By Anita Iyer
On May 31, my mother retired from her job at the India Post after 35 years. My family doesn’t really think about it, but the department of post has become an intricate part of our lives.
To mark this event in Amma’s life, I wanted to give her something special, a gift that would have meaning to her, apart from a diamond nose pin I got her.
On my way to work on the 6 am shift last week, in my semi-awake state, I thought about posting her a letter from Dubai. She would be surprised to find it in the mail, along with the pile of insurance and investment letters. And how surprised my father would be when he went downstairs to collect the letter from the wooden mailbox at the entrance of our building. Would he tear it open knowing it was from his daughter or would he first climb two floors, call out for Amma and settle into his chair before reading?
I liked the thought. It was perfect. But I was surprised at how little I knew about sending a letter from here. Where is the nearest Emirates Post Office? And would they pick up a letter from home at an additional cost?
A cousin laughed at the irony of me not knowing how to send a letter, considering my mother was part of the postal department for over three decades.
Growing up, I wrote letters to either Reader’s Digest for their section ‘Letters from our readers’ or to the children’s magazine Gokulam. I would write them and Amma would post them from work. I don’t think I ever physically dropped a letter in a post box — Amma would take them with her to ‘her’ office to post.
With her, I have toured at least seven post offices across Mumbai. They all work the same way but my excitement never waned. Every time she would be transferred, my excitement would increase. The prospect of checking out a new postal code, as a child, is immense.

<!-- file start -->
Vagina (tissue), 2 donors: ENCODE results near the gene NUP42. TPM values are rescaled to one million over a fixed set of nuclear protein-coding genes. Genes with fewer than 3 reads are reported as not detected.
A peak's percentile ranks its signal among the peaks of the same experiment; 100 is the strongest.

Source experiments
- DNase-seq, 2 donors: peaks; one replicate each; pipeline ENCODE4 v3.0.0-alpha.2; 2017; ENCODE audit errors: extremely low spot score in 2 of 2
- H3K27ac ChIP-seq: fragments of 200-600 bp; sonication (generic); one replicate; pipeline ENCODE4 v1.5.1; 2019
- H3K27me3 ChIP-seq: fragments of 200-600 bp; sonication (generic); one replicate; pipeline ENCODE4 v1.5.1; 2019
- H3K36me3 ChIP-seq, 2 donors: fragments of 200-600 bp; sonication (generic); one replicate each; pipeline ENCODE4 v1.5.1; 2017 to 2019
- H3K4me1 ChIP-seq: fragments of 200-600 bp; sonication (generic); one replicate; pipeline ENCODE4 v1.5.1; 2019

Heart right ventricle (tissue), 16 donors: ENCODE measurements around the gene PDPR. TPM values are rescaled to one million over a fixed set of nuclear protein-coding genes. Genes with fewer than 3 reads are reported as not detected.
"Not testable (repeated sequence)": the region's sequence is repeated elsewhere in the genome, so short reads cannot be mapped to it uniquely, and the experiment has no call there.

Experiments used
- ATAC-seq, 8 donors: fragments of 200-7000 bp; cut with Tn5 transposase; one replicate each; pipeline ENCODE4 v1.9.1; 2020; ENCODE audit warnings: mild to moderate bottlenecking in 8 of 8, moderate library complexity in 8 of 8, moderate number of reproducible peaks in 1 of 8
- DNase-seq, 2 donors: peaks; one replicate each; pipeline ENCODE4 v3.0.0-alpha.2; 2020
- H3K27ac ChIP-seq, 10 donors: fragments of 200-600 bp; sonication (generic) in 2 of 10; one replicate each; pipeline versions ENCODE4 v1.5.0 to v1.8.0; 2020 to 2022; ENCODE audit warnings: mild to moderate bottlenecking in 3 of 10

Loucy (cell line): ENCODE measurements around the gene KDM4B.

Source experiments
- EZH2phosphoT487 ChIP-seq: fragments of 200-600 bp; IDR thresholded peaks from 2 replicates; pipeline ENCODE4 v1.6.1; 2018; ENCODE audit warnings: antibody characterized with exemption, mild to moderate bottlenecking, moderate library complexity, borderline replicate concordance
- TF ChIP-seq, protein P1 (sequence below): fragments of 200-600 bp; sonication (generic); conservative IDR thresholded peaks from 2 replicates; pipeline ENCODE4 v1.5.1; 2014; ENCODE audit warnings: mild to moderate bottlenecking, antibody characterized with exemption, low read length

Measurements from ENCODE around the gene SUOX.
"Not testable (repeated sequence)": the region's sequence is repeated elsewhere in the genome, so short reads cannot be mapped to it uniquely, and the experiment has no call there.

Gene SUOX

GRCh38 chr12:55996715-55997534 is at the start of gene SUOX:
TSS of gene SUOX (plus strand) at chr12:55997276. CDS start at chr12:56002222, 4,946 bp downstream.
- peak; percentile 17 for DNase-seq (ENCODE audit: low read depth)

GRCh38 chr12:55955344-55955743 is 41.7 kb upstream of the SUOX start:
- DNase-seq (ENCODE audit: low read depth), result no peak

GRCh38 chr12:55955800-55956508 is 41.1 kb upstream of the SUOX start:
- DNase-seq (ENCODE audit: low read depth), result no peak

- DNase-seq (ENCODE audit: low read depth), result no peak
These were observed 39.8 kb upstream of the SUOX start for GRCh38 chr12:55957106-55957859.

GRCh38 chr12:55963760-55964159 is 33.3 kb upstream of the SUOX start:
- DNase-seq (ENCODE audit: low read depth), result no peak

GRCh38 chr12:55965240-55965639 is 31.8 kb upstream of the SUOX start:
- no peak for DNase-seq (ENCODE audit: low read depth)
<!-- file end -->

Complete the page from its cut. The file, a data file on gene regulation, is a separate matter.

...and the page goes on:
At every new office, postmen would walk me through how they sorted letters and parcels each morning according to different area codes. In time, I grasped their methods and knew their routes.
When I think of ‘postman’s den’, I can conjure up the smell of the blue bottle of Camel gum, with the plastic brush attached to the black cap, the bottles stiffened with dried clumps of glue. I can smell the burning of the lac used to seal envelopes, and the constant noise of stamping as some two dozen postmen worked in unison.
Gauging my eagerness, postmen would usually let me stamp a few letters with black ink and also seal a few envelopes with the sticky red wax.
Sorting done, they would set out on their cycles. I always wondered how they could fit in so many letters, parcels and money orders in that little beige cloth bag and never misplace anything.
Every time I expected an important letter, I would ask Amma to remind the postman Kaka (uncle) to keep an eye out. Kaka brought home my first passport, my college admission confirmations, and also delivered the magazines I subscribed to.
The pride I had in my mother’s workplace was immense and that still stays. As a child, every time I spotted a red van, I would tell my friends that’s where my mother worked. Not that it made any difference to them, but it made me proud. Naturally, the first savings in my name was the Postal Savings Account.
I thought Amma was a superwoman whenever we quizzed her about pin codes and she correctly named the corresponding branch and area of the city. I always marvelled at how she remembered those many codes.
During our vacations, one of the landmarks my mother had to visit in every city was the post office. There could be no debate about this. We visited the General Post Office in Delhi, Agra, Chennai, Kerala, Bangalore and Pune, to name a few.
I guess it is this fixation that has unconsciously seeped into me as I send her pictures of post offices I spot on my international holidays. I regret not having sent her a postcard from each country. But I can change that now.
And even though Amma’s retired, I think the family will still smile at the red vans, and get excited when a new stamp is launched. I will remain loyal to the Post Office investment schemes, and maybe now, I will write letters to Amma more often.
Anita is designing a collage of post offices from countries she’s visited
Amma posing outside the post office on her retirement day.